The Socialist and Sí Podemos groups in the Cabildo de Tenerife will defend this Friday in the plenary session of the island corporation a motion in which it urges the withdrawal of honors and distinctions from Franco as the island’s adopted son.
From health workers to trade unionists: stories of pain from the Cabildo de Gran Canaria staff ‘purified’ by the Franco regime
The proposal of the socialist team seeks to comply with the Historical Memory Law, which requires the elimination of any type of exaltation of the dictatorship, according to the PSOE in a statement.
Javier Rodríguez Medina, socialist councilor in charge of the defense of this motion, which is presented jointly with the group Sí Podemos Canarias, assures that the Cabildo de Tenerife must adopt the appropriate agreements to comply with the Historical Memory Law, as well as with as stated by the Constitutional Commission of the Congress of Deputies.
For this reason, explains Rodríguez Medina, it is proposed to the plenary session of the Tenerife Council “to adopt as the only agreement to withdraw the honors and distinctions granted to General Francisco Franco Bahamonde on August 20, 1936, by which he is named adopted son of the island of Tenerife “.
Rodríguez Medina points out that the regulations establish that “no one can feel legitimated, as happened in the past, to use violence in order to impose their political convictions and establish totalitarian regimes contrary to freedom and dignity, which deserves condemnation and rejection. of our democratic society “.
This proposal is sustained, continues the socialist counselor, in that the regulations establish that “public administrations, in the exercise of their powers, must take the appropriate and necessary measures for the removal of shields, badges, plaques and other objects or commemorative mentions of exaltation, personal or collective, of the military uprising, of the Civil War and of the repression of the dictatorship “.
Santa Cruz, a city with numerous remains of the dictatorship
The capital of Tenerife, Santa Cruz de Tenerife, still preserves numerous vestiges of the dictatorship, among others, a monument that pays tribute to the trip that Francisco Franco made in the Dragon Rapide to start the coup. This monument, located in front of the port and next to the boulevards of the city, “violates” the Law of Historical Memory. This was concluded by a last report commissioned in 2018 by the City Council to the University of La Laguna (ULL). The people who participated in the research led by the professor of History, Maisa Navarro, also detailed other Francoist vestiges that remain in the capital of Tenerife.
However, following the conclusions of the report, the City Council, governed by the Canary Coalition, has not made any decision on the matter despite repeated requests in this regard.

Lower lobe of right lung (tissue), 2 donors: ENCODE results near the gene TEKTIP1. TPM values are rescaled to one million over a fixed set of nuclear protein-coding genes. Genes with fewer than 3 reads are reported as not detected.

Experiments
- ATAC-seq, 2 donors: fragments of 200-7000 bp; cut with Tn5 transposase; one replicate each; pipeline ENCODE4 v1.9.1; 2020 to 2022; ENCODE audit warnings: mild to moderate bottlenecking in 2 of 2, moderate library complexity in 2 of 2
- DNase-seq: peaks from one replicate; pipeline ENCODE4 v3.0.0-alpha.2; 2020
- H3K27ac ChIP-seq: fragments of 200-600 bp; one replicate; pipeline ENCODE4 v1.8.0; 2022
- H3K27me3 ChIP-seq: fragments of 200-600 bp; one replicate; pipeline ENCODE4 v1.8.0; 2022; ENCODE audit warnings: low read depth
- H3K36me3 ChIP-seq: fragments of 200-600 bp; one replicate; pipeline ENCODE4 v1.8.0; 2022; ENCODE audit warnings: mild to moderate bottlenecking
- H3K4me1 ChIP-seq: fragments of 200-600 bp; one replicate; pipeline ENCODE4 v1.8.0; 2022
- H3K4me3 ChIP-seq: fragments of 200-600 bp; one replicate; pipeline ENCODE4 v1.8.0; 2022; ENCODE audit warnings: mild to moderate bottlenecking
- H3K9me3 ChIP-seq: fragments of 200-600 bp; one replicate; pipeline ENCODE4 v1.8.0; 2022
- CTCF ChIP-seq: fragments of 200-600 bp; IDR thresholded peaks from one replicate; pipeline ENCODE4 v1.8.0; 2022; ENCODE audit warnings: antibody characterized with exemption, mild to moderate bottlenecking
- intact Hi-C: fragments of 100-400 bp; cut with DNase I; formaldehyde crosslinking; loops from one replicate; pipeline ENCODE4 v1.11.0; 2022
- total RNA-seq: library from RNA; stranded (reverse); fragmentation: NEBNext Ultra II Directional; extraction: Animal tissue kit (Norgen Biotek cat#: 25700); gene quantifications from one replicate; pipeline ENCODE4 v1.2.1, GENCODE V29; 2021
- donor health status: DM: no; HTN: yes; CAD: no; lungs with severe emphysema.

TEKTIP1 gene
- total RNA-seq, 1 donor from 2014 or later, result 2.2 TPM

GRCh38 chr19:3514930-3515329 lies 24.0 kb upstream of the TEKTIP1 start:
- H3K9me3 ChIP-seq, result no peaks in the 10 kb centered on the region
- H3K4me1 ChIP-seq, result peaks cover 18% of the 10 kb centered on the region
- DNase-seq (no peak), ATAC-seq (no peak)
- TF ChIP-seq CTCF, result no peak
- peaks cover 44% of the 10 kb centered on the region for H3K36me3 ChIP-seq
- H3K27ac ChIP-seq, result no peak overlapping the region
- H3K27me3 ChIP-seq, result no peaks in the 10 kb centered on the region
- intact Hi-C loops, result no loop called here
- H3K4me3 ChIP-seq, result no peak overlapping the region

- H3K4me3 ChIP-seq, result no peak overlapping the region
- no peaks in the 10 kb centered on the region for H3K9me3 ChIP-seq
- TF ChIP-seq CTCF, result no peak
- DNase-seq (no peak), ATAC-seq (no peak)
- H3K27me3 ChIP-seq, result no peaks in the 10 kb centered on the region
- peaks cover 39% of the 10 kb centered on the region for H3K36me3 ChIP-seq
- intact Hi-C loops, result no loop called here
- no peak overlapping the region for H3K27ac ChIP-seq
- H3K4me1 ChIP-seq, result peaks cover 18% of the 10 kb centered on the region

Mercedes Pérez Schwartz, president of the Association for the Historical Memory of Tenerife and granddaughter of the last Republican mayor of the city, highlighted in an interview with this newspaper last February that “the study is already done and there are no excuses for not withdrawing it.” Although he said he understood that the pandemic had paralyzed many issues, he insisted then that the removal of the monument has been asked for many years and does not comply with a 2007 law. In addition, he stressed that it is not an Asset of Cultural Interest (BIC), nor heritage. “It is the patrimony of the fascists and the Spanish right.”
Not far from the controversial monument is the oldest public school in the city, called Onésimo Redondo in memory of the considered ideologist of Spanish fascism and founder of the Juntas de Offensiva Nacional Sindicalista (JONS).
From Pablo Casado’s mass to the Paseo de Rajoy
In a situation similar to the one recently carried out by Pablo Casado when attending a mass in honor of the dictator, in 2018 Mariano Rajoy visited Tenerife and a video was recorded doing sports in the city, a video that was later broadcast on his social networks and in the that the then president of the PP was seen accompanied by other popular island leaders right in front of the controversial monument. The walk of Rajoy began in the Rambla de Santa Cruz, popularly known as La Rambla and which until just 10 years ago was called Rambla del General Franco. This great artery leads to the monument in honor of the dictator. At the moment in which the entourage passes in front of the sculpture, Rajoy looks at it and then his companions turn their heads and look to the opposite side to cross the middle of the road. The author of the video holds the plane over the sculpture for a few seconds once the walkers have passed.